Countdown to Halloween: In order to live, it is necessary … to kill

Posted: October 12th, 2011 | Author: | Filed under: Uncategorized | Tags: , | 2 Comments »

It should go without saying that horror in the United States isn’t the same as horror in other parts of the world. And while I hate to say it, the U.S. isn’t always the best at it, especially lately. Grab a handful of horror from the past, oh, 15 years or so and you’ll be able to track its lineage back to Japan or Norway or some other place that might as well be fictional to most Americans.

Going back to the originals is always a good idea. Concepts and scenes are often watered down by the time they reach these shores, delivered on the backs of bland actors whose main talent is to be generically good-looking. This wasn’t always the case. Back in the 60s and 70s, producers  and distributers sometimes wanted to bring the undiluted sauce to the States, preserving their terrible visions for new audiences. And sometimes they just wanted to be cheap, because, hey, we’re still trying to make our money back on this movie, y’know? Which is one reason hallmarks of  60s and 70s foreign grindhouse movies often include a new name, some bad dubbing and cultural mysteries in strange locales that will never be resolved.

Personally, I love it. So does my wife, who suggested today’s entry — 1974’s Las Garras De Loreley (The Loreley’s Grasp), a Spanish film set in Germany known in the United States by the title When the Screaming Stops. The film — about a scaly monster ripping out women’s hearts — is the first horror movie she remembers ever seeing, and “it freaked me out. (The main character) was a pretty lady, and it was the first time I realized something that shouldn’t be scary could be really scary.”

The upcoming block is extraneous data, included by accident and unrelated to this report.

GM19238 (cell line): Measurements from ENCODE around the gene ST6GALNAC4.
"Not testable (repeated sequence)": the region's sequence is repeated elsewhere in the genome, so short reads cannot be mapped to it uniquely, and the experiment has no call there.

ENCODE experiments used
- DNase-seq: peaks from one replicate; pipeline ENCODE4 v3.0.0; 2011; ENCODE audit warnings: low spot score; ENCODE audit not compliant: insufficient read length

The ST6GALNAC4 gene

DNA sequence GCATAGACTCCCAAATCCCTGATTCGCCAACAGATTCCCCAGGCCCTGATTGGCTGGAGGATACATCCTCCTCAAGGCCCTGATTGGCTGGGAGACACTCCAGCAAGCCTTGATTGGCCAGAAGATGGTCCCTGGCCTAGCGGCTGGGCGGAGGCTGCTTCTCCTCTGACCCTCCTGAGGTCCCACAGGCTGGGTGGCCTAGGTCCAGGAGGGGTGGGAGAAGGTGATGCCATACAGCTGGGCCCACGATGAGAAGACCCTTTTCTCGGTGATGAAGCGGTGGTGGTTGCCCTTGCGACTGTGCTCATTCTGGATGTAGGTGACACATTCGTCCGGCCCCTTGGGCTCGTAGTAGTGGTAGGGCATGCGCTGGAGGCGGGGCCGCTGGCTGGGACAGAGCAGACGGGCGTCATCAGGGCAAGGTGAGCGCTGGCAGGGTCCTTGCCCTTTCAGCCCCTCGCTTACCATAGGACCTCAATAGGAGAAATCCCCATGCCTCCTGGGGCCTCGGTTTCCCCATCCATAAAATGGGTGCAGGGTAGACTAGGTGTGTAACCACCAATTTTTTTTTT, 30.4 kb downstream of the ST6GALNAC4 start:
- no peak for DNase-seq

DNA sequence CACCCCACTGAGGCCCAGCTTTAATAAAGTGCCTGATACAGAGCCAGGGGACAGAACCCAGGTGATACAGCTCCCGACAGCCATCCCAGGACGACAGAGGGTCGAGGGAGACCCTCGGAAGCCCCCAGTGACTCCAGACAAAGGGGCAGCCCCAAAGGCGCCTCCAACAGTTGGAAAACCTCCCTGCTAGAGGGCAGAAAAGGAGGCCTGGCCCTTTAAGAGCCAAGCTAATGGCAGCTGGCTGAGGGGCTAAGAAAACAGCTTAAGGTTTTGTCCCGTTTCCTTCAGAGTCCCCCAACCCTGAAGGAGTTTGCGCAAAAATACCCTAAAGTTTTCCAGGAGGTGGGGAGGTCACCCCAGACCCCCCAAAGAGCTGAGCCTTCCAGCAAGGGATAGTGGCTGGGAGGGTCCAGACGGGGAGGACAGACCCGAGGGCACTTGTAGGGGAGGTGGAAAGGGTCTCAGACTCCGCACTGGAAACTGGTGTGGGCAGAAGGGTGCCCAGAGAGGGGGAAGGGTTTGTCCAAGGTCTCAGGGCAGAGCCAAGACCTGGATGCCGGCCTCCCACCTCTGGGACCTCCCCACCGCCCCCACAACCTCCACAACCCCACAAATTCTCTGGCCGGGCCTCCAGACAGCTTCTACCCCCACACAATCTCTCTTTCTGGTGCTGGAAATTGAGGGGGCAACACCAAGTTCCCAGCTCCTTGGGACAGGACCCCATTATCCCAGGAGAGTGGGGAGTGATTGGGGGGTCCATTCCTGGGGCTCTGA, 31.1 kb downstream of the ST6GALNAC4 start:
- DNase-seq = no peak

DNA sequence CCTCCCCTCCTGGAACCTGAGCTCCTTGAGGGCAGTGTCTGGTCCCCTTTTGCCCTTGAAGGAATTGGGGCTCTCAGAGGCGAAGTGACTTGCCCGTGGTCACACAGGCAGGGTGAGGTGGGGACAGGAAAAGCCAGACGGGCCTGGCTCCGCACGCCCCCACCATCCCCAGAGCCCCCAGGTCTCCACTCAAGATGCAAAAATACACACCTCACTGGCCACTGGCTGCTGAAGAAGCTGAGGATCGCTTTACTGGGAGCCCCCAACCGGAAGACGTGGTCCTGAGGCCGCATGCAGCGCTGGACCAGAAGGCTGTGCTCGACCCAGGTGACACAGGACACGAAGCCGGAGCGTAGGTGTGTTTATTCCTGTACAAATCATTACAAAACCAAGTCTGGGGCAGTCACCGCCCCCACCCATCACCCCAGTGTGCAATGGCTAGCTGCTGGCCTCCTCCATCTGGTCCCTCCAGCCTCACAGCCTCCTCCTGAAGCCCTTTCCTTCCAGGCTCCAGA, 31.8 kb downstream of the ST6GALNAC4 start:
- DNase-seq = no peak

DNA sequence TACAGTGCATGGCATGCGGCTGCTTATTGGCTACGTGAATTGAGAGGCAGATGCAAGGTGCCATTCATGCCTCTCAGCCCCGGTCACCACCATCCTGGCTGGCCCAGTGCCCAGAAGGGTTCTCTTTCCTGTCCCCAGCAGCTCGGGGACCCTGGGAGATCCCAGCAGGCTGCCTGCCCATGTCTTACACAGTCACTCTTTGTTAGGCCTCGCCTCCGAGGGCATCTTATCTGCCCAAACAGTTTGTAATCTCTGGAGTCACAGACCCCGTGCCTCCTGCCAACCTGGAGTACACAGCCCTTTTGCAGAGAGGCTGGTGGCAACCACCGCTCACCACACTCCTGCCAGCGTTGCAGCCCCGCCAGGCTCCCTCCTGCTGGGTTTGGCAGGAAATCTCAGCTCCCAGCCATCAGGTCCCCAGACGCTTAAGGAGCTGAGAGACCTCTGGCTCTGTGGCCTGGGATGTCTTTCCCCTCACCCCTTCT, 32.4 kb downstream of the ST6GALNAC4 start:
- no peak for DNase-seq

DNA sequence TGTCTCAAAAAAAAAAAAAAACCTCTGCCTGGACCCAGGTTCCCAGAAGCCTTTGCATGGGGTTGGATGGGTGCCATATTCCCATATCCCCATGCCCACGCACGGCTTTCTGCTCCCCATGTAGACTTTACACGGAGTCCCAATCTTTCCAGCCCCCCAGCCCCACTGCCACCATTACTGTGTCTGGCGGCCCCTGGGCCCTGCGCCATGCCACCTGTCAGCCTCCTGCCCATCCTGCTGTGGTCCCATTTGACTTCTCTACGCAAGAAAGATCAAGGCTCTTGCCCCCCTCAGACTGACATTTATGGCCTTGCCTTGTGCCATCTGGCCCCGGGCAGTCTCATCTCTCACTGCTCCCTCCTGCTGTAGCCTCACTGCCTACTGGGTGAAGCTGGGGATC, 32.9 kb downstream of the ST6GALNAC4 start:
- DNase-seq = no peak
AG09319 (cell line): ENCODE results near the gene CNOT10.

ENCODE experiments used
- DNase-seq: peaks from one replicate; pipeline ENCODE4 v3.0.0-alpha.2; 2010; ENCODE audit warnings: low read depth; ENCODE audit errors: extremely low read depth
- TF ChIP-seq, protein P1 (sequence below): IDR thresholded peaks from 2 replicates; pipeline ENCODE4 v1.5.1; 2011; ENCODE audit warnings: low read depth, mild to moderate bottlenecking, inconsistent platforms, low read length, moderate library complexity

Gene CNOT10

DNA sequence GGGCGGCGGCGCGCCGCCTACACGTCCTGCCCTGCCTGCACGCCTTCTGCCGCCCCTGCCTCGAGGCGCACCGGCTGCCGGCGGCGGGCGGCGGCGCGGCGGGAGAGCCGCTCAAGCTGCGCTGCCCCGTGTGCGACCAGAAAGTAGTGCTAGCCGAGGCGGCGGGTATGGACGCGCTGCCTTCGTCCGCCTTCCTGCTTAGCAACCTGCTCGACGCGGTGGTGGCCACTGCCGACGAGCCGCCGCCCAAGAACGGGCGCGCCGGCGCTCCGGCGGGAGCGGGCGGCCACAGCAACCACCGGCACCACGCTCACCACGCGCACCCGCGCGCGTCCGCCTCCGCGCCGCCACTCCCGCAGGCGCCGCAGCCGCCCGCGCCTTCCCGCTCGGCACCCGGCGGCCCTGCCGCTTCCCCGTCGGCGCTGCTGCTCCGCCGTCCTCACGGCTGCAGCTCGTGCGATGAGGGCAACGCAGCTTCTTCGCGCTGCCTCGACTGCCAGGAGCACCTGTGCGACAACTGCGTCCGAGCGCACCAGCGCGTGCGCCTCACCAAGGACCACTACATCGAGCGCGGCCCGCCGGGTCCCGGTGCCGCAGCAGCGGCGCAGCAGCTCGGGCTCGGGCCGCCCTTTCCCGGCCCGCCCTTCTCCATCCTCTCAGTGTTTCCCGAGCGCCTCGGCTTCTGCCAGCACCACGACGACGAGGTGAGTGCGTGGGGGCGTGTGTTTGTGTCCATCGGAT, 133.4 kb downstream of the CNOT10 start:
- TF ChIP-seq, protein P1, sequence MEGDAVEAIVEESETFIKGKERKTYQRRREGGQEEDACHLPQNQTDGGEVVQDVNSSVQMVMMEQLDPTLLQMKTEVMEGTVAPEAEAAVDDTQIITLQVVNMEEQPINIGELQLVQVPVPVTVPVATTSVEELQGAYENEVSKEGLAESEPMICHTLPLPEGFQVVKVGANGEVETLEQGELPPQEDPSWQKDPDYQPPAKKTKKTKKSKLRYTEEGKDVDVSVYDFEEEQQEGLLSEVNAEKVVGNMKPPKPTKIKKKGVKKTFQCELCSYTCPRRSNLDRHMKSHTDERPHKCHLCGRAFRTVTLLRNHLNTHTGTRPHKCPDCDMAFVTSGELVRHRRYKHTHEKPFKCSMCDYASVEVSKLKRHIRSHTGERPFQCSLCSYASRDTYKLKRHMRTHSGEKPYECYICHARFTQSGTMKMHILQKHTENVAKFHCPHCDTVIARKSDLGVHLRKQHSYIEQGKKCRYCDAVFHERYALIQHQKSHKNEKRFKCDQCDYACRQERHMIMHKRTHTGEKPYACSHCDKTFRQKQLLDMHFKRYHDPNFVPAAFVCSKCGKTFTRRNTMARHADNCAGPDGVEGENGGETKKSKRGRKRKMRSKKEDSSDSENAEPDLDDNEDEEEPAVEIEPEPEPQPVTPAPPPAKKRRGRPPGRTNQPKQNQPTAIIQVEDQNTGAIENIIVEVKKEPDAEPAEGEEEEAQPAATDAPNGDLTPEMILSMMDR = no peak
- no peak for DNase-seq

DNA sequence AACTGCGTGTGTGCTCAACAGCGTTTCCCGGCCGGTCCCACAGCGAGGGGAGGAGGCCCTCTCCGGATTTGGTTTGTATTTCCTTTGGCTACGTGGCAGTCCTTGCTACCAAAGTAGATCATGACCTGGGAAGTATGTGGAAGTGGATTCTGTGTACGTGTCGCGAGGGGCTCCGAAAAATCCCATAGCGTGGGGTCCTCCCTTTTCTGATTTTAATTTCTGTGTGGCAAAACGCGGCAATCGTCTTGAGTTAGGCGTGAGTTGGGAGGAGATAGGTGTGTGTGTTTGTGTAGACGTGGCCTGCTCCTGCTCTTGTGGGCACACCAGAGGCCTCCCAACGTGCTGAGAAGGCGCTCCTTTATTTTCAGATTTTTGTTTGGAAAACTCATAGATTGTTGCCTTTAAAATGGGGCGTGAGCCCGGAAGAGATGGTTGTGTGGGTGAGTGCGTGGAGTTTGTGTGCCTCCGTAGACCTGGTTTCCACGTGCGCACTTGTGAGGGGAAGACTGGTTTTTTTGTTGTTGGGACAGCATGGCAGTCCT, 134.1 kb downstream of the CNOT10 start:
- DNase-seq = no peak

I’ve never seen The Loreley’s Grasp, but judging by the trailer it’s something I want to watch in all its bloody, rubbery-limbed glory. The movie is written and directed by Amando de Ossorio — who also wrote and directed the “Blind Dead” quartet of films — and it really looks like a well-preserved artifact of its time and genre. It’s got an ominous hippy right there in the trailer, for God’s sake. Oh, and of course it all takes place in a girl’s boarding house.

It’s something I HAVE  to watch.

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2 Comments on “Countdown to Halloween: In order to live, it is necessary … to kill”

  1. 1 Patrick Joseph said at 11:54 am on October 12th, 2011:

    OK, I’m sold. Crazy violence, all girls school and crappy dubbing? Awesome!

  2. 2 jonathan briggs said at 12:18 pm on October 12th, 2011:

    Ah, crap, that DVD is outta print.

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